San Jose, California (PRWEB) April 13, 2012
Follow us on LinkedIn – Modern automobiles are more than just mechanical machines, they currently bristle with electronics ranging from on-board electronic devices that control, monitor and trouble shoot the car's mechanical systems to electronic chipsets that provide on-demand infotainment to drivers like music, traffic reports, satellite navigation, route-mapping and connectivity to emergency services, to “back-seat” pure play entertainment to passengers, such as, digital movies and online interactive games. In an era where the modern automobile industry is being driven almost exclusively by innovations in electronic gadgetry, software is currently at the core of most functions, and systems in an average vehicle. The importance of software in the auto industry can be thrown into sharp relief by the fact that in the future consumer purchasing decisions will likely be influenced solely by the ability of cars to support mobile applications and address consumer demands for the latest mobile apps. Software will continue to gain in popularity as the auto industry advances to the next level of connectivity between the vehicle and mobile devices and finally to the all pervasive clouds. As automakers continue to focus on creating convenient connectivity user experiences for drivers, its opportunities galore for automotive software.
Currently available premium-class automobile typically contains over 100 million lines of software codes all designed and executed by 70 to 100 microprocessor-based electronic control units (ECUs). The increase in software content per car can also be thrown into sharp relief by the fact that cost of electronics as a % of vehicle costs has risen from a low of 9% during the 1970s to over 30% in 2011. Over the next decade, the same is forecast to rise to over 60% in a standard car and to over 85% in hybrid vehicles. The numbers lay bare the potential in store for automotive software.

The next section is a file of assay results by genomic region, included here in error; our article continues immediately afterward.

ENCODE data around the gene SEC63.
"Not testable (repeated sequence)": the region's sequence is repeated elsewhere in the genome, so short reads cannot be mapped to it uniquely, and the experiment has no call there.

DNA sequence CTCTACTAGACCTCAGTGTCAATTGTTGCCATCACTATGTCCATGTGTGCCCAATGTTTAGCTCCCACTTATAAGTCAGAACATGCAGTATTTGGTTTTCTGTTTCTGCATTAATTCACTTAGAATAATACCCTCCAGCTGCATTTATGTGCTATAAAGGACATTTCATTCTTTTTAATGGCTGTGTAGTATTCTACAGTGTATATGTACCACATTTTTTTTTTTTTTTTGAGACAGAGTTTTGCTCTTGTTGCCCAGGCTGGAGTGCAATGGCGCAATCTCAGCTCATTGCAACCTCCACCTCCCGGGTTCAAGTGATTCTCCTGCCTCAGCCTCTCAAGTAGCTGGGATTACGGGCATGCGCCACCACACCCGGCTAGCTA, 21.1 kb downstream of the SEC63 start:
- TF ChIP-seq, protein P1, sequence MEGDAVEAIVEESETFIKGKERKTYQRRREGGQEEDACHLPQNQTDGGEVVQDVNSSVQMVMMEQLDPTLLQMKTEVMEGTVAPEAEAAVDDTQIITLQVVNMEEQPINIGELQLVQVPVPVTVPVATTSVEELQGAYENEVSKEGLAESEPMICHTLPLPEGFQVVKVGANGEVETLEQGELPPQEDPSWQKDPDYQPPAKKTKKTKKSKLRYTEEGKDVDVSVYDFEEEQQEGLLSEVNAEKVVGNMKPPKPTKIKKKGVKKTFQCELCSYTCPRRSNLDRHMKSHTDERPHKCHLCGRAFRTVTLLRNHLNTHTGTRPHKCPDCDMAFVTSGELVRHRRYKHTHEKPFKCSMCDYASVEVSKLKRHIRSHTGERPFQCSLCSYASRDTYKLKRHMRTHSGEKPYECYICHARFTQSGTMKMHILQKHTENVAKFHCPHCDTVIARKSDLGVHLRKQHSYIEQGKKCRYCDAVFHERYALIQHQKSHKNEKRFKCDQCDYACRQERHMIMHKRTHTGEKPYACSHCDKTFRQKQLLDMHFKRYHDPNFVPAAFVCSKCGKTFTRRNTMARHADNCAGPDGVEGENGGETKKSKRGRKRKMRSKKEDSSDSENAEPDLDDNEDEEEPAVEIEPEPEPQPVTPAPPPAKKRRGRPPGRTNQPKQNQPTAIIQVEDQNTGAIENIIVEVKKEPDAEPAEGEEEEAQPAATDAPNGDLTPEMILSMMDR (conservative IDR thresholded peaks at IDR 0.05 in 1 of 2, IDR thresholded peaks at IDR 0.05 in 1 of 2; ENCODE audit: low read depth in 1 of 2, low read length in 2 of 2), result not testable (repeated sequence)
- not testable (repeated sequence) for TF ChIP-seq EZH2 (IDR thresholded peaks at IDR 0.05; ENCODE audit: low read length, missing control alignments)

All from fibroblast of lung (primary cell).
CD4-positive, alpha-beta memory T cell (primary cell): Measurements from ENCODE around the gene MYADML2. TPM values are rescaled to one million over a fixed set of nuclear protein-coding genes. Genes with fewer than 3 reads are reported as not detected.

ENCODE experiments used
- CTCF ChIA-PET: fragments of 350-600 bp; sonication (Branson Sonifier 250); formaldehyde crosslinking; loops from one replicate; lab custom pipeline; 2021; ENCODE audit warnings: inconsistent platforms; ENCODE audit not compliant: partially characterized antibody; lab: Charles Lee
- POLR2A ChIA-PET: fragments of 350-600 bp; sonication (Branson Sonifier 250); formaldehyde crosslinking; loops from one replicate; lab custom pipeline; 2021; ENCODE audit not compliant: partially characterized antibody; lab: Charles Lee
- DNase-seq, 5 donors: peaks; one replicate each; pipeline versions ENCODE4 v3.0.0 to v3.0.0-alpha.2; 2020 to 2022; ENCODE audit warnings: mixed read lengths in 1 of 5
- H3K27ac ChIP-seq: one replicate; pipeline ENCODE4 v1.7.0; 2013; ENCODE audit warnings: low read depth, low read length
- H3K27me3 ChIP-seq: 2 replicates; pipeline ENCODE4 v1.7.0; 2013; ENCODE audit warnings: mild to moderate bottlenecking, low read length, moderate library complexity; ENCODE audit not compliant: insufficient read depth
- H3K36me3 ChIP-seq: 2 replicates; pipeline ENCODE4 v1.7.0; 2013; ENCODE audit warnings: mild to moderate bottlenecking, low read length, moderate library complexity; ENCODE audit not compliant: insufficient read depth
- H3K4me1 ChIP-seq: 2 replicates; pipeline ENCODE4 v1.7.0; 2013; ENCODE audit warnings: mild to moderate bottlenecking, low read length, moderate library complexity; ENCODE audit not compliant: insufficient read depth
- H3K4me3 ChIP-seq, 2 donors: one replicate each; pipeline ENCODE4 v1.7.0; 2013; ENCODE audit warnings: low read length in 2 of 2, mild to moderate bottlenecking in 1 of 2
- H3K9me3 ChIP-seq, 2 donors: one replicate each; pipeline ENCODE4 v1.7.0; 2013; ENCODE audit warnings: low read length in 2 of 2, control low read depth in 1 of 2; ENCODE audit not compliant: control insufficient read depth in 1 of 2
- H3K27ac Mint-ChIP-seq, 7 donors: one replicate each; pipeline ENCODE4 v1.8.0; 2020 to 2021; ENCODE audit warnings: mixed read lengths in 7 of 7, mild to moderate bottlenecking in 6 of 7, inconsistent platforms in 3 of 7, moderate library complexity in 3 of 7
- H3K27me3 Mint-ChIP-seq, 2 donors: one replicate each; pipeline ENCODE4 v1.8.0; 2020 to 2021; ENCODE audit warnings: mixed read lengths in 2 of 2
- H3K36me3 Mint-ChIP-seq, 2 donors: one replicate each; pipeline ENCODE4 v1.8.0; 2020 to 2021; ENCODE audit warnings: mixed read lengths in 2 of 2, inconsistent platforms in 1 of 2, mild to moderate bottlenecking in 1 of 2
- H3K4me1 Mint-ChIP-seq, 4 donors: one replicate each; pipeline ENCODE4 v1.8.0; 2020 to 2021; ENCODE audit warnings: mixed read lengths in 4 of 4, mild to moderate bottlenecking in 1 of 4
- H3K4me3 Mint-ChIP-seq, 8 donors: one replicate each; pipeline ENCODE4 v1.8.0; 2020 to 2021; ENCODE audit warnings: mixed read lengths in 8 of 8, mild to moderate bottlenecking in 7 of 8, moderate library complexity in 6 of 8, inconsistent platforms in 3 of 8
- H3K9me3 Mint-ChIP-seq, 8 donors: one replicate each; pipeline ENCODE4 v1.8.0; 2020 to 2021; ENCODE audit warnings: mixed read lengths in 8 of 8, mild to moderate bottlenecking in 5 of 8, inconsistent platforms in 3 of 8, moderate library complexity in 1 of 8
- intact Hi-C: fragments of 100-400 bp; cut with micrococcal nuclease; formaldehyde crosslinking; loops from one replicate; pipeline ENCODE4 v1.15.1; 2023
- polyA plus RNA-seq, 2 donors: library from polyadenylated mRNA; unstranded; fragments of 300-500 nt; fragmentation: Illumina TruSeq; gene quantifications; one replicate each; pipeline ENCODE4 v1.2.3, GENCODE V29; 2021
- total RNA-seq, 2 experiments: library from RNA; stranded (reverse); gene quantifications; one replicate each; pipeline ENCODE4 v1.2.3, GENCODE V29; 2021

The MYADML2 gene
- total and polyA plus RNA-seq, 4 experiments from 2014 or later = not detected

Software is rapidly changing the engineering dynamics in powertrain. Auto manufacturers are closely working with electronic/software developers to improve the performance of powertrain (engine and gearbox combination). The growing consumer emphasis on fuel efficiency, compounded by government push towards reducing vehicular emissions throws the spotlight on intelligent software modules that can aid in controlling fuel flow (rate of fuel injection), valve timing, ignition timing, and thereby consumption. An electronic control Unit (ECUs) in this regard helps increase the vehicle’s torque and power. Environmental regulations have and will continue to drive the use of software algorithms in engine control. The need to optimize powertrain performance to increase fuel efficiency and reduce emissions will continue to drive demand for intelligent engine management software. Electronic components are additionally easier to install and are lighter than hydraulic, and mechanical systems and therefore aid in reducing fuel consumption making automobiles fuel-efficient.
In addition, shift from passive safety technologies to active safety technologies is expected to create demand for automotive software designed to support these technologies. Automobile manufacturers, insurance companies, legislators, and the customer are all poised to take safety to a higher ground and with it automotive software. The future will very likely witness demand for intelligent software capable of operating safety enhancing systems, such as, navigational aids, radar and satellite-guided electronic instrumentation. Opportunities for automotive software is also largely dictated by the market adoption of intelligent active safety technologies, such as, driver assistance systems (DAS) comprising of collision warning system, lane departure warning system, night vision system, blind spot detection, tire pressure monitoring systems (TPMS) and adaptive cruise control, among others. Initiatives being taken by various governments across the globe to address road terrors are propelling sales of DAS systems, which in turn is helping the automotive software market to expand.